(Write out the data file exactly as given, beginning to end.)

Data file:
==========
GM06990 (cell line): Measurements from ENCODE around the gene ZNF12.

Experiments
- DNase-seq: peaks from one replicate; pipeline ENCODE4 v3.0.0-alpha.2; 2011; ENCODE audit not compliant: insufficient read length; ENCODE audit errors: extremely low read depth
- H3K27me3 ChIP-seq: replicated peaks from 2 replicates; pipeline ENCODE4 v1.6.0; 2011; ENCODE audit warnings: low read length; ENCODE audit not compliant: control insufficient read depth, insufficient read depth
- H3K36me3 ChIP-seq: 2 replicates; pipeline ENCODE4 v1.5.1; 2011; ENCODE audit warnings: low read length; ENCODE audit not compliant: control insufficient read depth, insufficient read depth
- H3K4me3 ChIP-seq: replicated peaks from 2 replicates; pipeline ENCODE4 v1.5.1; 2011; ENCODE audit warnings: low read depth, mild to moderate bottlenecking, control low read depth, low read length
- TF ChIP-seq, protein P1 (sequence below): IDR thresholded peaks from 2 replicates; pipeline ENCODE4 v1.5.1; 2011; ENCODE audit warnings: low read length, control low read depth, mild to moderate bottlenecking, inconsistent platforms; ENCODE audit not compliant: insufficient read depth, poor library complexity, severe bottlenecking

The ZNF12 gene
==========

GM06990 (cell line): Measurements from ENCODE around the gene ZNF12.

Experiments
- DNase-seq: peaks from one replicate; pipeline ENCODE4 v3.0.0-alpha.2; 2011; ENCODE audit not compliant: insufficient read length; ENCODE audit errors: extremely low read depth
- H3K27me3 ChIP-seq: replicated peaks from 2 replicates; pipeline ENCODE4 v1.6.0; 2011; ENCODE audit warnings: low read length; ENCODE audit not compliant: control insufficient read depth, insufficient read depth
- H3K36me3 ChIP-seq: 2 replicates; pipeline ENCODE4 v1.5.1; 2011; ENCODE audit warnings: low read length; ENCODE audit not compliant: control insufficient read depth, insufficient read depth
- H3K4me3 ChIP-seq: replicated peaks from 2 replicates; pipeline ENCODE4 v1.5.1; 2011; ENCODE audit warnings: low read depth, mild to moderate bottlenecking, control low read depth, low read length
- TF ChIP-seq, protein P1 (sequence below): IDR thresholded peaks from 2 replicates; pipeline ENCODE4 v1.5.1; 2011; ENCODE audit warnings: low read length, control low read depth, mild to moderate bottlenecking, inconsistent platforms; ENCODE audit not compliant: insufficient read depth, poor library complexity, severe bottlenecking

The ZNF12 gene